C/EBPβ regulates sensitivity to bortezomib in prostate cancer cells by inducing REDD1 and autophagosome-lysosome fusion

David J. Barakat, Janet Mendonca, Theresa Barberi, Jing Zhang, Sushant K. Kachhap, Ido Paz-Priel, Alan D. Friedman

Research output: Contribution to journalArticlepeer-review

Abstract

The purpose of this study was to ascertain the mechanisms by which advanced prostate cancer cells resist bortezomib therapy. Several independent studies have shown that cells are protected from proteasome inhibition by increased autophagic activity. We investigated whether C/EBPβ, a transcription factor involved in the control of autophagic gene expression, regulates resistance to proteasome inhibition. In PC3 cells over-expressing C/EBPβ, turnover of autophagic substrates and expression of core autophagy genes were increased. Conversely, C/EBPβ knockdown suppressed autophagosome-lysosome fusion. We also found that C/EBPβ knockdown suppressed REDD1 expression to delay early autophagy, an effect rescued by exogenous REDD1. Cells with suppressed C/EBPβ levels showed delayed autophagy activation upon bortezomib treatment. Knockdown of C/EBPβ sensitized PC3 cells to bortezomib, and blockade of autophagy by chloroquine did not further increase cell death in cells expressing shRNA targeting C/EBPβ. Lastly, we observed a decreased growth of PC3 cells and xenografts with C/EBPβ knockdown and such xenografts were sensitized to bortezomib treatment. Our results demonstrate that C/EBPβ is a critical effector of autophagy via regulation of autolysosome formation and promotes resistance to proteasome inhibitor treatment by increasing autophagy.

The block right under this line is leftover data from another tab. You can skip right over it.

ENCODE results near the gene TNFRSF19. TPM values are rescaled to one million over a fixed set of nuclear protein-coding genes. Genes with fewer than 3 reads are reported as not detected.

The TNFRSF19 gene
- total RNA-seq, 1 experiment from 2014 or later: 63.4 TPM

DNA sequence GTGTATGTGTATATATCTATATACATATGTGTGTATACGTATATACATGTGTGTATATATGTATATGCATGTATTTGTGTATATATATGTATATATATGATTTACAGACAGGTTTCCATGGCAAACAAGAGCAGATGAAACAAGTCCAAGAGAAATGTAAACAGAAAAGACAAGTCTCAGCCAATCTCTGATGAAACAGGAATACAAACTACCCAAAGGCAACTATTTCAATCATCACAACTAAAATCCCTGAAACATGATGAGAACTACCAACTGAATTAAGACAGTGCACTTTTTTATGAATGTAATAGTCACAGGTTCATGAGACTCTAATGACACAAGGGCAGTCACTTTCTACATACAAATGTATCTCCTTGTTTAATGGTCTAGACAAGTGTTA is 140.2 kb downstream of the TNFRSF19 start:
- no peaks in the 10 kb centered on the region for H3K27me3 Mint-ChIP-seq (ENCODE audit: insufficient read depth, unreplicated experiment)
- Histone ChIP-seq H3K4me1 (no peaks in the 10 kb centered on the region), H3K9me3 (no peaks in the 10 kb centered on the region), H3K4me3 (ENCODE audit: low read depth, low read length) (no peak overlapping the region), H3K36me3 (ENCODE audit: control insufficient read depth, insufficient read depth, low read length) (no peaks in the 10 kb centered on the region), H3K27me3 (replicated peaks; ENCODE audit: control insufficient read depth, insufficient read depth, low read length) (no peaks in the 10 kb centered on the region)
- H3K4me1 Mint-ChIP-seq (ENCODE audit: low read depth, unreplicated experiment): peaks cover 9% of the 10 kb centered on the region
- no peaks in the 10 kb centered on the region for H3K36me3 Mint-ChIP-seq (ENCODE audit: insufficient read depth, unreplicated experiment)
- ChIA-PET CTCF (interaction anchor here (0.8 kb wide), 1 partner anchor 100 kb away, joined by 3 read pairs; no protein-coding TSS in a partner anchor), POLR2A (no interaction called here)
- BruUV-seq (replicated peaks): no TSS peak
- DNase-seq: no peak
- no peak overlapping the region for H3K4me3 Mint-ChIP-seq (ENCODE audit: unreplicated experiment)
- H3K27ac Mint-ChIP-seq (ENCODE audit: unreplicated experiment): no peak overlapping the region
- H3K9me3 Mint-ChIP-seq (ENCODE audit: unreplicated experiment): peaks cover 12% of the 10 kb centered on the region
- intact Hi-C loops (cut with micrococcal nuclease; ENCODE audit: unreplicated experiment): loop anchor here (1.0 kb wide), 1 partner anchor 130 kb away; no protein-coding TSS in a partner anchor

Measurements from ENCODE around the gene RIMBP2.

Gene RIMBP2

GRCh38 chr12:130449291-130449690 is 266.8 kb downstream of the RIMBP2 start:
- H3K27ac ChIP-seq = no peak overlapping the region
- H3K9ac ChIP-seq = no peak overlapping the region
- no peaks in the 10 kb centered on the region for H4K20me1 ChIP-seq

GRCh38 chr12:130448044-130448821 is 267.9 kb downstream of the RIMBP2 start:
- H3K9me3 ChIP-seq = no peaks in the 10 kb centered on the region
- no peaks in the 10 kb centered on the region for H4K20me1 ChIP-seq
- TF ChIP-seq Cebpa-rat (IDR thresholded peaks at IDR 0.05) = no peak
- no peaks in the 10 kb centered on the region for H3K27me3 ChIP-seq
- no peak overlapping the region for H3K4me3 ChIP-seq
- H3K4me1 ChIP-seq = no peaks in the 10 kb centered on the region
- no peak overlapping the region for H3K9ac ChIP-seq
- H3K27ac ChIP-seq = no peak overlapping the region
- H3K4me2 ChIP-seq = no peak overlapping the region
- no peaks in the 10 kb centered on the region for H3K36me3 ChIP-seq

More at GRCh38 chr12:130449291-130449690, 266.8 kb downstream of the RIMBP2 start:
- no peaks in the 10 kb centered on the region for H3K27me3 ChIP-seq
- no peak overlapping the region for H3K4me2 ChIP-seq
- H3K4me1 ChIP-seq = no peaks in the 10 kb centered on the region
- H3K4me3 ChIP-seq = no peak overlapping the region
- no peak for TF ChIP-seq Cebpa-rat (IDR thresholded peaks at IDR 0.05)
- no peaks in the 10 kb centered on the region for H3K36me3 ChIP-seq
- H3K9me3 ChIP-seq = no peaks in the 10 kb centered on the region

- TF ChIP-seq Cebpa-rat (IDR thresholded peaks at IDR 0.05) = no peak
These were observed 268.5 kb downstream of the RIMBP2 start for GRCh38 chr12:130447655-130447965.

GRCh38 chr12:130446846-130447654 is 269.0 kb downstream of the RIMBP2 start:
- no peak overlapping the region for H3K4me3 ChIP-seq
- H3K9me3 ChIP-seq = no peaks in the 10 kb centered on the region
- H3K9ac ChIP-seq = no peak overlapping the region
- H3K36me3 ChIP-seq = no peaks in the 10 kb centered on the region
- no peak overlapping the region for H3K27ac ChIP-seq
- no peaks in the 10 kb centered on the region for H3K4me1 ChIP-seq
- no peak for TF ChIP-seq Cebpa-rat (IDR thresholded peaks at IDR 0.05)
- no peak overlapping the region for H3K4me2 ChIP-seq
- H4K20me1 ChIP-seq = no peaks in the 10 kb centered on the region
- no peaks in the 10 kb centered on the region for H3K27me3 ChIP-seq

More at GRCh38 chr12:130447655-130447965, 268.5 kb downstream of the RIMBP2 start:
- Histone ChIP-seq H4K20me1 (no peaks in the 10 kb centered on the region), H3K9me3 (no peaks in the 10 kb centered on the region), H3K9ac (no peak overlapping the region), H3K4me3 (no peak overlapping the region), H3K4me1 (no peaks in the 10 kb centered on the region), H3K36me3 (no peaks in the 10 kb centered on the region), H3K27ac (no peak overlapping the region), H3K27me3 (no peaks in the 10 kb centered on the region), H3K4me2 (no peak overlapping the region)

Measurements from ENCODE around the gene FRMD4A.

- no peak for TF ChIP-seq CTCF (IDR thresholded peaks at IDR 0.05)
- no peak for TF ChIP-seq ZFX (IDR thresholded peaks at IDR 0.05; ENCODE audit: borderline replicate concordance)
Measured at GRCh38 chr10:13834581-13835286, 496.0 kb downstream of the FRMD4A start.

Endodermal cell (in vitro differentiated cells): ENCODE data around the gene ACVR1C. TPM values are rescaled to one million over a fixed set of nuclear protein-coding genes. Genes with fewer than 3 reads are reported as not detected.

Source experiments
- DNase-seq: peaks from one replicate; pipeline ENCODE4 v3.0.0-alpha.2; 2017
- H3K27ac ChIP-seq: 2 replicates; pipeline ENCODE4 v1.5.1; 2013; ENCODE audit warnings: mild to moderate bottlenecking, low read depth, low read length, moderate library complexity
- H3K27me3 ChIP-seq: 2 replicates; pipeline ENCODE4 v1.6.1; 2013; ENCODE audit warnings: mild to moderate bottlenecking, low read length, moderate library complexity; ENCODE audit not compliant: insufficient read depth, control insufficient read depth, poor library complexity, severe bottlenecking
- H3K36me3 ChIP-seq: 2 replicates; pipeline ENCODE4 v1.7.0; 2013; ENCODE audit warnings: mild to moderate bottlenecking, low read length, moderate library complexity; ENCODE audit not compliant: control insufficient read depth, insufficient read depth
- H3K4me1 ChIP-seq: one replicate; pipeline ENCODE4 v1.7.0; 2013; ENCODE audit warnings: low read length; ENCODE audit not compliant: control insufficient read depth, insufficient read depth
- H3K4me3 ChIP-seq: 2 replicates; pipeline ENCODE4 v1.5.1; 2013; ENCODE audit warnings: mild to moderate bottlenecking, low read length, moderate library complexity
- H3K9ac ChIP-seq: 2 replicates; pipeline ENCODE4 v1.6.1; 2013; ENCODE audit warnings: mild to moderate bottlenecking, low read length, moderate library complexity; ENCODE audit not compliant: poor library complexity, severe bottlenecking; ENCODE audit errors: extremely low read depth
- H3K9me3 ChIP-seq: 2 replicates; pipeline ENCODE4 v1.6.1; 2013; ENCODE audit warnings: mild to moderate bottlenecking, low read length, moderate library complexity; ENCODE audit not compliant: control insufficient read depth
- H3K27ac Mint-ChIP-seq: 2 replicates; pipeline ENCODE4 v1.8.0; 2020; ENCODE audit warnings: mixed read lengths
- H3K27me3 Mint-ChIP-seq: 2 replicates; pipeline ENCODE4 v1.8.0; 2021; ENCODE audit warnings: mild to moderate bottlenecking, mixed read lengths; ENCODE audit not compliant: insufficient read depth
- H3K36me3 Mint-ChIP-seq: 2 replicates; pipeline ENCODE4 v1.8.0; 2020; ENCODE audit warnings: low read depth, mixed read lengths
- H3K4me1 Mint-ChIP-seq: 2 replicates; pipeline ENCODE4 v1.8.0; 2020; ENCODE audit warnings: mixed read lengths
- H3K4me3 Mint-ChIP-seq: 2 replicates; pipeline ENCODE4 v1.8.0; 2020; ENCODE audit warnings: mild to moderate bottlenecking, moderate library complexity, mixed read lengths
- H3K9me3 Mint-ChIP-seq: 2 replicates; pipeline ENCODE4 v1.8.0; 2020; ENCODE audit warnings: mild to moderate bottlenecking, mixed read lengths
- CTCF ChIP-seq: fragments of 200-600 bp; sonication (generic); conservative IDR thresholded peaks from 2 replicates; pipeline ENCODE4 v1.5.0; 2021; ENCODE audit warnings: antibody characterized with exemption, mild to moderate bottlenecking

Original languageEnglish (US)
Pages (from-to)152-161
Number of pages10
JournalCancer Letters
Volume375
Issue number1
DOIs
StatePublished - May 28 2016

Keywords

  • Autophagy
  • C/EBPβ
  • Prostate cancer
  • Proteasome inhibitor
  • REDD1

ASJC Scopus subject areas

  • Oncology
  • Cancer Research

Fingerprint Dive into the research topics of 'C/EBPβ regulates sensitivity to bortezomib in prostate cancer cells by inducing REDD1 and autophagosome-lysosome fusion'. Together they form a unique fingerprint.

Cite this